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Author Topic: Real life accidents on film/tv sets  (Read 1902 times)

Funt Solo

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Re: Real life accidents on film/tv sets
« Reply #75 on: 01 December, 2021, 06:49:17 PM »
Rust: US Police to search arms supplier over fatal film shooting - some suggestion here of negligence in the supply chain - live ammo mixed up with dummy rounds.
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The Enigmatic Dr X

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Re: Real life accidents on film/tv sets
« Reply #76 on: 01 December, 2021, 08:53:06 PM »
The armourer must take some blame. Whoever let the gun be used for target practice should take some blame.

Also the armourer.

Quote
"I was told it was safe," does not allow you to abdicate responsibility in other situations.

It most certainly does when the person telling you bears legal responsibility for ensuring that safety.

The Health & Safety officer signing off on scaffolding, as I mentioned before. If you're not a scaffolder, and you paid an appropriately skilled scaffolder to put the thing up, then got a H&S officer to confirm it's safe, how is it conceivably your fault if it falls down and kills someone…?

"My doctor told me it was safe to give my child these tablets," as another example. Turns out they weren't safe. How were you supposed to know? You're not qualified to make that judgement, which is why you defer to the expertise of someone with a legal responsibility to make it on your behalf.

I get you in all that regard, and I am not trying to be an arse, and I see your points. My retort is "but it was a gun."

I suppose that's the nub of the issue. If you can check something, shouldn't you? You can't check a prescription or scaffolding.

I don't feel that strongly about it. Not enough to prolong this debate. But I do feel that Sharky is trying to make that point - "but it was a gun" - and is maybe being shot down too fiercely, maybe because of other arguments.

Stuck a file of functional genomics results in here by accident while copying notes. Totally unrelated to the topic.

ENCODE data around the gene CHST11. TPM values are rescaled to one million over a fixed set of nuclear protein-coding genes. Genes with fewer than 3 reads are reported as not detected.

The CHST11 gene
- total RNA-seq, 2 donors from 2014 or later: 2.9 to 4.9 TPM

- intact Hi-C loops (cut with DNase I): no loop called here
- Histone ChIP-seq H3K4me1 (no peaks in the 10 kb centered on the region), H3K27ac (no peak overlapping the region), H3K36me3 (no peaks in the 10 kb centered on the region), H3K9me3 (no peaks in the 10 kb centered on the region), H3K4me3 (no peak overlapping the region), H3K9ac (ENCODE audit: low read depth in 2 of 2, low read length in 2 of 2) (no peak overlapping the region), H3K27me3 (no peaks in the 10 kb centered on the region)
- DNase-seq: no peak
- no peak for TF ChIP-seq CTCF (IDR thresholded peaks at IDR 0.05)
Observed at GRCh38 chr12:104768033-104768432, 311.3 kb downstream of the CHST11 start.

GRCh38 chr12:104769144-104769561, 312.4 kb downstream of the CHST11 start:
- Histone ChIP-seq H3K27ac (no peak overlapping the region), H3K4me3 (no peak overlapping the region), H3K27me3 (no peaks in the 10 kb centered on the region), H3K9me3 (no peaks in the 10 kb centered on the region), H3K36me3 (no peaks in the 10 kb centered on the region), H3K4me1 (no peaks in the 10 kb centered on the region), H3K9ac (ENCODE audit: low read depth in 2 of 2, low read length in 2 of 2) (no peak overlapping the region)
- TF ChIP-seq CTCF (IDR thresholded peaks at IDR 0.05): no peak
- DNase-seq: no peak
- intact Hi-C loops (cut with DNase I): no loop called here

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Richard

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Re: Real life accidents on film/tv sets
« Reply #77 on: 01 December, 2021, 09:20:28 PM »
How do you check a round to see if it's live or a blank?

Jim_Campbell

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Re: Real life accidents on film/tv sets
« Reply #78 on: 01 December, 2021, 09:26:02 PM »
I don't feel that strongly about it. Not enough to prolong this debate. But I do feel that Sharky is trying to make that point - "but it was a gun" - and is maybe being shot down too fiercely, maybe because of other arguments.

As Sheridan notes upthread — it was not meant to be an unloaded gun, it was meant to be a gun loaded with blank cartridges instead of live ammunition. That means rounds in the clip/cylinder even if the weapon was safe.

Are you suggesting that an actor should remove rounds from a firearm handed to them in order to inspect them and make sure they’re blanks…? Squeeze a couple off into a nearby wall, just to be sure? This is patently ludicrous.
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Funt Solo

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Re: Real life accidents on film/tv sets
« Reply #79 on: 01 December, 2021, 10:45:37 PM »